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February 1943


Author Affiliations

From the Department of Pediatrics of Tufts College Medical School, the Boston Floating Hospital and the Children's Department of the Boston Dispensary.

Am J Dis Child. 1943;65(2):207-234. doi:10.1001/archpedi.1943.02010140015002

Measures for diagnosing endocrinopathies in childhood are not yet satisfactory. Among conditions difficult to diagnose is a questionable lowered function of the pituitary gland. The picture of full-blown pituitary dwarfism is readily diagnosed clinically. The signs and symptoms vary a great deal with the time of onset and the extent of the lesions, and the underlying pathologic state is not uniform.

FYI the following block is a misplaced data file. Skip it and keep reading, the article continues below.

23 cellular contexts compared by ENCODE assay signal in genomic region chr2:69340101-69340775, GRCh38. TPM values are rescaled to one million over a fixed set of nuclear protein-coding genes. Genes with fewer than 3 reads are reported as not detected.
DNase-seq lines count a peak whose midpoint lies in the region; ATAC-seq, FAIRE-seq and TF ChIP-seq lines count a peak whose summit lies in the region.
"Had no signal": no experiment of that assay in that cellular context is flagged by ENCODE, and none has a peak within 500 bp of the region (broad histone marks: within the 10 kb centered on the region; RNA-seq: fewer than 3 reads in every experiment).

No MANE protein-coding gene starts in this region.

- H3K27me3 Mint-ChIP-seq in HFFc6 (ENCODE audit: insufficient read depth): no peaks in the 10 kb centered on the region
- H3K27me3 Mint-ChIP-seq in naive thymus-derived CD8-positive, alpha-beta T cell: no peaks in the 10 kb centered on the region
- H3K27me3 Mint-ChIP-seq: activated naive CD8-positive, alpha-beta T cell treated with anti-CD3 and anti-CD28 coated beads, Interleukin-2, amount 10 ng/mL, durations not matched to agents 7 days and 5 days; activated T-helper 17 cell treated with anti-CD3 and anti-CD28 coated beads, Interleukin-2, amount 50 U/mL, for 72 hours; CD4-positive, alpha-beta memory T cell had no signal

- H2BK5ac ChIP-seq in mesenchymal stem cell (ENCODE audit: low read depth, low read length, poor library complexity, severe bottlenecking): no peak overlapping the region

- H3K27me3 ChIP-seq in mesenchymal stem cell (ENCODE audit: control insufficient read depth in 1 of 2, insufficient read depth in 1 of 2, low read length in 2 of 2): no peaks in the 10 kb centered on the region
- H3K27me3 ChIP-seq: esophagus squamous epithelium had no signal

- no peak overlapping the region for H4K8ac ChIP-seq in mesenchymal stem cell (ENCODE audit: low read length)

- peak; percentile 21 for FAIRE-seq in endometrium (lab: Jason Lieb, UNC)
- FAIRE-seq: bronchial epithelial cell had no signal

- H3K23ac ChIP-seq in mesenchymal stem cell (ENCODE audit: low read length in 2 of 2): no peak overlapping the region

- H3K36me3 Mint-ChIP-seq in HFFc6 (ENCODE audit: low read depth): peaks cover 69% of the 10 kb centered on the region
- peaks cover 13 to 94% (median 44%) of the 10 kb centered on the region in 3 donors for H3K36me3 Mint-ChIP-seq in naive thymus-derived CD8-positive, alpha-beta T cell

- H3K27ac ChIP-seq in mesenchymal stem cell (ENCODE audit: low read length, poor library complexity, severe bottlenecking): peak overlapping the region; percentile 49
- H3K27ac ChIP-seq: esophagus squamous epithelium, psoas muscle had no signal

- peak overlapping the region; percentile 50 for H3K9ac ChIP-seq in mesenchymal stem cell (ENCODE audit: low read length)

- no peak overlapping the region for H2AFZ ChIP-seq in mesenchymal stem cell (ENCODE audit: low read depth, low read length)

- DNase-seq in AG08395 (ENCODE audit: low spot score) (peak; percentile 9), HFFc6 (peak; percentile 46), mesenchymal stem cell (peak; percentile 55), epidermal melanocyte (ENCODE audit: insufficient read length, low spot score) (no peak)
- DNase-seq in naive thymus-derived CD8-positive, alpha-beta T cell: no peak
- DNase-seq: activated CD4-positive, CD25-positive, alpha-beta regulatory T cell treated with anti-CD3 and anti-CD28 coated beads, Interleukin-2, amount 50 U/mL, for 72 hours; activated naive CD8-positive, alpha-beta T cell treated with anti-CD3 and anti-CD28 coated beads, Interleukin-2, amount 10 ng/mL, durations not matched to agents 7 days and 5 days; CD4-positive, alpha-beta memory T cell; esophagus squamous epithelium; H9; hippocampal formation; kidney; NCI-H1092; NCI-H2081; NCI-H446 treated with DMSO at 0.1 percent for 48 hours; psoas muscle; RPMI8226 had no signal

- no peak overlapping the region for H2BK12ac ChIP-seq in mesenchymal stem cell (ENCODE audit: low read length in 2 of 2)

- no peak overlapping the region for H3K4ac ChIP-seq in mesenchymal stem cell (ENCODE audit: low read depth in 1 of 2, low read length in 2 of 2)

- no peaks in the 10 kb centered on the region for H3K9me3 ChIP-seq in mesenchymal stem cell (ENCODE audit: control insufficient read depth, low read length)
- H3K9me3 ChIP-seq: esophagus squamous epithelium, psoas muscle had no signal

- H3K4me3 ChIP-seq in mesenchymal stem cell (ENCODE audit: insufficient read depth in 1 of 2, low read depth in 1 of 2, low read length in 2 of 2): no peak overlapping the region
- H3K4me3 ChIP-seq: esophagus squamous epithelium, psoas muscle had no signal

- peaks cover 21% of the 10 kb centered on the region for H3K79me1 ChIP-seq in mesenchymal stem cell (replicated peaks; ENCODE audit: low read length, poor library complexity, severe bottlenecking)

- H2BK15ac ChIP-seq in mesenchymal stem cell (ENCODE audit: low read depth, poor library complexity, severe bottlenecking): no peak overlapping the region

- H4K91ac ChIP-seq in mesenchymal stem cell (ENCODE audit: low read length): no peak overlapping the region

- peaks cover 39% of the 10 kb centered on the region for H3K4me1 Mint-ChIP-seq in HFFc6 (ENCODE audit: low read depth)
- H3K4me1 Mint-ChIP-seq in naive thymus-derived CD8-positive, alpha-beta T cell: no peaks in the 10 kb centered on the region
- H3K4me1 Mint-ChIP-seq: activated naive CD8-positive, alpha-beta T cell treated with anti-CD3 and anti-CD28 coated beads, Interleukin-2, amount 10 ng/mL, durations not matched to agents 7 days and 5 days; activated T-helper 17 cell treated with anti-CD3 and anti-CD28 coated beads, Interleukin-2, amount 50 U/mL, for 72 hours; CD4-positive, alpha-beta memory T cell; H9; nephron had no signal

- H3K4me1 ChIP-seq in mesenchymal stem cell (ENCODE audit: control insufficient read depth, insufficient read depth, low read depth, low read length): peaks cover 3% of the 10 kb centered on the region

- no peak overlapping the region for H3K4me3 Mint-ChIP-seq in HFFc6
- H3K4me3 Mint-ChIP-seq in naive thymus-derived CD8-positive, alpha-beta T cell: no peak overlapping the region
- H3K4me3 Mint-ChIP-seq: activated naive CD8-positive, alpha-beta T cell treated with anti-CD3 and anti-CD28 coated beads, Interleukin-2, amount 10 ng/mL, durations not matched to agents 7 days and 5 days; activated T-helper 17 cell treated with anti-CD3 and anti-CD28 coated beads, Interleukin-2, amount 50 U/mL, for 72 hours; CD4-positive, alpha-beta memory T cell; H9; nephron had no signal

Recently the determination of sex hormones, including the 17-keto steroids and the follicle-stimulating hormone, has become of great importance in the diagnosis of endocrinopathies, particularly in differentiating between panhypopituitarism and hypogonadism. Such a method, however, is not always practical and necessitates special and expensive laboratory equipment. Simpler laboratory tests are desirable for the clinician. The dextrose tolerance test, for instance, is used routinely. The curve in hypopituitary conditions is expected to be flatter than the normal curve, and occasionally it starts on a low fasting level; both of these

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